Under the business superintendence of Mr. Waldmeier, and the medical care of Dr. Thwaites, just succeeded by Dr. Watson Smith, with the aid of Mr. Baumkamp and Miss Ashley, with a corps of native male and female nurses, the institution is well equipped. Before this hospital was opened, the treatment of the insane was cruel beyond belief. They were beaten, chained, confined in damp, dark dungeons, or given over to priests who professed to exorcise the demons by cruel torture in the dark cavern of the Convent of Kozheiya in Northern Lebanon. Some are cauterized in the head with red-hot irons. One priest in Brummana had an insane woman bound to a stone pillar head downward, read his formula for exorcism, fumigating her with incense until she began to curse him, when he beat her on the face with his large silver cross until the blood streamed down upon it.
When she was released and had recovered her strength she ran six miles down the mountain to the sea and drowned herself.
In contrast the people say, "This hospital is the crown of goodness and mercy." A native writer declares the buildings, in their neatness and cleanliness, to be more like palaces than insane hospital wards. Dr. A. T. Schofield of London who visited Asfuriyeh declared it to be "a model institution."
Dr. Mauser, director of the large Heldburghausen Asylum in Germany, in 1906 wrote, "I am astonished to find such an excellent asylum in this country: the houses are well built with free admission of light and fresh air, clean, comfortable, and substantial, and what pleases me above all is the absence of the undesirable walls, which even till now surround some of our asylums in Europe. The 'bed treatment' of the maniacal and excited patients is much better than the strong 'jackets.'"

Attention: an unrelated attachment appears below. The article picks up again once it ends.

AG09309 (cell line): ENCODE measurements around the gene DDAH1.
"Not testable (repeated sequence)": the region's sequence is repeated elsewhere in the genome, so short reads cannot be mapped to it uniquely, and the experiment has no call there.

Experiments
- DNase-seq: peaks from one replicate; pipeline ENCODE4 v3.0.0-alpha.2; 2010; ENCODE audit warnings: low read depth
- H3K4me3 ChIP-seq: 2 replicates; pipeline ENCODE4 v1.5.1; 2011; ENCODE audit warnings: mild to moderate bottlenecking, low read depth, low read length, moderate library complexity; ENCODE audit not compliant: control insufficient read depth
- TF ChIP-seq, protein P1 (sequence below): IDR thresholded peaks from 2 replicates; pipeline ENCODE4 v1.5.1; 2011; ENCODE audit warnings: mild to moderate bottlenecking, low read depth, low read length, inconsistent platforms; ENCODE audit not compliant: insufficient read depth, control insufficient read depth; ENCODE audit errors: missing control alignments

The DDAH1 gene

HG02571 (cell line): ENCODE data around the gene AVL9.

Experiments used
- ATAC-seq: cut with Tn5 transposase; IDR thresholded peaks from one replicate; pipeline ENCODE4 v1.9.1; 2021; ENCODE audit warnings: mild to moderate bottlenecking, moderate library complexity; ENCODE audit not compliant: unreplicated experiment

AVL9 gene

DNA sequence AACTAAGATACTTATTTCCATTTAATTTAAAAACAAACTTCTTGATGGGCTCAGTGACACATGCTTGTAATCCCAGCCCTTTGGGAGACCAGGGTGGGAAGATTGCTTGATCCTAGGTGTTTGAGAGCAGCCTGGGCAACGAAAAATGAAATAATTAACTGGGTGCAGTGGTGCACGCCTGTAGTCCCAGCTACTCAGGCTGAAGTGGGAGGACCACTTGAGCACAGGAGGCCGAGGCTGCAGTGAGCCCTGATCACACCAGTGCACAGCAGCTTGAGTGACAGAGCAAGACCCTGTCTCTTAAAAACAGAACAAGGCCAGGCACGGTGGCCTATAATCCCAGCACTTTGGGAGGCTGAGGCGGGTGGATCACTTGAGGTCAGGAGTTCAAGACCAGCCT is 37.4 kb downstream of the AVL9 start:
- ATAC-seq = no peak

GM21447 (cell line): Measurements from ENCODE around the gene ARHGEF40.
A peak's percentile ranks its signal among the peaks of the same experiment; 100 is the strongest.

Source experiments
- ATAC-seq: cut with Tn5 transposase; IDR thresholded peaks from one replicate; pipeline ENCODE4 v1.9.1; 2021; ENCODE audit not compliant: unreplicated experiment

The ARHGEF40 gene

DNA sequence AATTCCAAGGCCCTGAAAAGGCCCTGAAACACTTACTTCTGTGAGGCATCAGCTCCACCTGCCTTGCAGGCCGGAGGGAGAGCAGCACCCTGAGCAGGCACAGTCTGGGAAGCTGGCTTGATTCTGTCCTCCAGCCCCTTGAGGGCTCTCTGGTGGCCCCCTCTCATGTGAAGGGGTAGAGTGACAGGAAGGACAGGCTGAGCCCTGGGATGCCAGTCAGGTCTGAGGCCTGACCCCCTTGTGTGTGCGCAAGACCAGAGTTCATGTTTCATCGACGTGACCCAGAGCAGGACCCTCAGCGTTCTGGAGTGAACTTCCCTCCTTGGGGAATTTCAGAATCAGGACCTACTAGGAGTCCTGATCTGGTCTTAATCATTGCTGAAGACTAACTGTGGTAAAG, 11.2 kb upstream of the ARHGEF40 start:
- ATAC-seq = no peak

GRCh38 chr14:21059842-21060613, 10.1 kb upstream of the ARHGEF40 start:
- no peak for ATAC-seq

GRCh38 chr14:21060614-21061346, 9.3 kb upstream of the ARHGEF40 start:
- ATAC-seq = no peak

"The hospital now stands," as Mr. Waldmeier says in the report, March, 1907, "as a beautiful object-lesson before us, in which a loving, Christian, humane treatment of the patients, combined with modern alienistic science, can be observed. Iron chains have to give way to freedom, atrocities and cruelties to Christian love and kindness, exorcism to sound reason, filthy and dangerous to clean and airy rooms, and ignorance to the light of the Gospel and civilization."
This work, though not under a missionary board, is a child of missions, and under the management of Christian men. I regard the time and strength I have given to it as secretary for ten years, as work done for Christ and His suffering ones, and in this respect it is Christian missionary work.